At the start of the takeoff roll, you really don't have much choice. The air isn't "coming at you". You have to reach out and pull it in. If you use an axial ducted fan or propeller, then you get a smaller airflow per unit area because you can only create a weak vacuum. (Unless you use multiple stages, which is a whole other discussion.)

    So my entire rationale for the centrifugal approach in the takeoff problem boils down to the small intake area. It makes better use of the limited real estate on the leading edge of the wing. Does it cost me propulsive efficiency? I think it probably does. So it's really a question of how much do I pay in propulsive inefficiency for the benefit of being able to tuck the propulsion system neatly into the wing. Integrating the propulsion system with the wing gets me aerodynamic efficiency because I'm not sticking the propulsion system out into the freestream. When I power down the takeoff engine class and close the back door on the ducts, the wing airfoils are smooth, as if the engines didn't exist. The dead intakes on the leading edge aren't an issue, because wing performance doesn't strongly depend on the shape of the leading edge.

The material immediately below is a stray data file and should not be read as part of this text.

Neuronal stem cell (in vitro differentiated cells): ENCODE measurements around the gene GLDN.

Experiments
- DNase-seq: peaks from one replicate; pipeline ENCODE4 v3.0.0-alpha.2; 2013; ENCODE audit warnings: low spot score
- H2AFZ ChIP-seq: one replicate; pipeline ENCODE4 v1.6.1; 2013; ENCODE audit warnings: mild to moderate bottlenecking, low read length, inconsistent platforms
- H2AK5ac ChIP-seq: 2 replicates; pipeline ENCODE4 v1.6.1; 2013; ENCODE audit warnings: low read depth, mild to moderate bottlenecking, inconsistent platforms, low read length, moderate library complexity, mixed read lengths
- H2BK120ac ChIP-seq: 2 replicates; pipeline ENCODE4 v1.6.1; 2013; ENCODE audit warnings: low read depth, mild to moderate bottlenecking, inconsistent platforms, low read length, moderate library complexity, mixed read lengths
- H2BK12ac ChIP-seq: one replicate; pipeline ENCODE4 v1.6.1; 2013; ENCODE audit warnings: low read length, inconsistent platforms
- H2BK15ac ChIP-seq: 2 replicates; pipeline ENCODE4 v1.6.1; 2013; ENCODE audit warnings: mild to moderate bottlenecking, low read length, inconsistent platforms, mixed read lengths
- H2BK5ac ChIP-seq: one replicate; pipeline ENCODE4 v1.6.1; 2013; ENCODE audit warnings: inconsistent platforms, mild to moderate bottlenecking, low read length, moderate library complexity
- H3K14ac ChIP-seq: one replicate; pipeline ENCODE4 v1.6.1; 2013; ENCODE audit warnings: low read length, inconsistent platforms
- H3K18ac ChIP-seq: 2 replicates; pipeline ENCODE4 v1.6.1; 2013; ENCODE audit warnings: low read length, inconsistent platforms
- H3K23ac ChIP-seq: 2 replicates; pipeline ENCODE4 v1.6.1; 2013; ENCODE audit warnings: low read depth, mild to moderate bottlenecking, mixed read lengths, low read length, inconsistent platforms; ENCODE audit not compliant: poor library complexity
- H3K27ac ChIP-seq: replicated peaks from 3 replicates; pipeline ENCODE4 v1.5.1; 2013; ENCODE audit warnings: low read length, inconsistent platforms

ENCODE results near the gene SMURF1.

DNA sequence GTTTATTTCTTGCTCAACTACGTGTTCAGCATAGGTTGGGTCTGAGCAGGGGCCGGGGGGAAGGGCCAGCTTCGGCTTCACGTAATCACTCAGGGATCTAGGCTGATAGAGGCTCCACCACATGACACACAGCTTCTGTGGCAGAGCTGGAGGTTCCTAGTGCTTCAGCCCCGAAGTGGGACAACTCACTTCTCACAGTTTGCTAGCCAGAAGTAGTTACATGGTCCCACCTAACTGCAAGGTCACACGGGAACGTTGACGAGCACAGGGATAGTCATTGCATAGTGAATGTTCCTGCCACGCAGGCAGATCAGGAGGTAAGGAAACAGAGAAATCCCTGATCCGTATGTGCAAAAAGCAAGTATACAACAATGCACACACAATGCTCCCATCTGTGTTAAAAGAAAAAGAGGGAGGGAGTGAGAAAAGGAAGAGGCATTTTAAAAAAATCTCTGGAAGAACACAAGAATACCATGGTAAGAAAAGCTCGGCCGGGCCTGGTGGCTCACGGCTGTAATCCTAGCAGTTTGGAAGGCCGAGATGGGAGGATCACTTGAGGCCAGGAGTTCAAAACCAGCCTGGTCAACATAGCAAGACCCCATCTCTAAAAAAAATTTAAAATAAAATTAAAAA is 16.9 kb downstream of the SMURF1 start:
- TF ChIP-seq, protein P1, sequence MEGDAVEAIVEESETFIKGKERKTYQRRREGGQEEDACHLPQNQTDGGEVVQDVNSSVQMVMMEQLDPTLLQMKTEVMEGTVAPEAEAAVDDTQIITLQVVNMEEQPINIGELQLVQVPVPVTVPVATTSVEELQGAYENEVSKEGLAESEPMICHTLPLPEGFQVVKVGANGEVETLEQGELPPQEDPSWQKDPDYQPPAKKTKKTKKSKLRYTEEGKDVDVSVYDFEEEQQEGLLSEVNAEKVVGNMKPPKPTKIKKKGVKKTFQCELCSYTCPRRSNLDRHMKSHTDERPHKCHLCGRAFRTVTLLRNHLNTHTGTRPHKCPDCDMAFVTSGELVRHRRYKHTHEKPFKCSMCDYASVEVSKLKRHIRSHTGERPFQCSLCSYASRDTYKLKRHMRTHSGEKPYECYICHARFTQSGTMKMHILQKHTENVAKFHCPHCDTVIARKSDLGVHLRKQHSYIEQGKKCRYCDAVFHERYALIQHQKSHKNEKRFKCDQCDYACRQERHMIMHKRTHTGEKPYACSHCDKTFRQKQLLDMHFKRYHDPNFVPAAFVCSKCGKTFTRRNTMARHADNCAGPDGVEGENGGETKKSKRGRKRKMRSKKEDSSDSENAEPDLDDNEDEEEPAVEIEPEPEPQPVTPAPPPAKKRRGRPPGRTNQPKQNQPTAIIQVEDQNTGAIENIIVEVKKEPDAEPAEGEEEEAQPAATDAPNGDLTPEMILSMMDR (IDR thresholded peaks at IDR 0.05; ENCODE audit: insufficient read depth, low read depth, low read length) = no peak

Now the problem of impeller design. It would be unreasonable to insist on either a purely radial flow or a purely axial flow. You can design the rotor to do a combination of both: a gentle push in the radial direction and a gentle push in the axial direction. Smooth, round channels with no sharp edges or corners. Sharp, streamlined trailing edges. Nothing that would risk separation.

    The parameters that go into the impeller design problem include the airspeed and the ambient atmospheric conditions. So it’s two problems, one for takeoff, and another for cruise. The airspeed tells you how much air is "coming at you" and how much more you might get by reaching out and pulling it in. The ambient atmospheric conditions would allow you to determine the optimum mix of radial and axial work.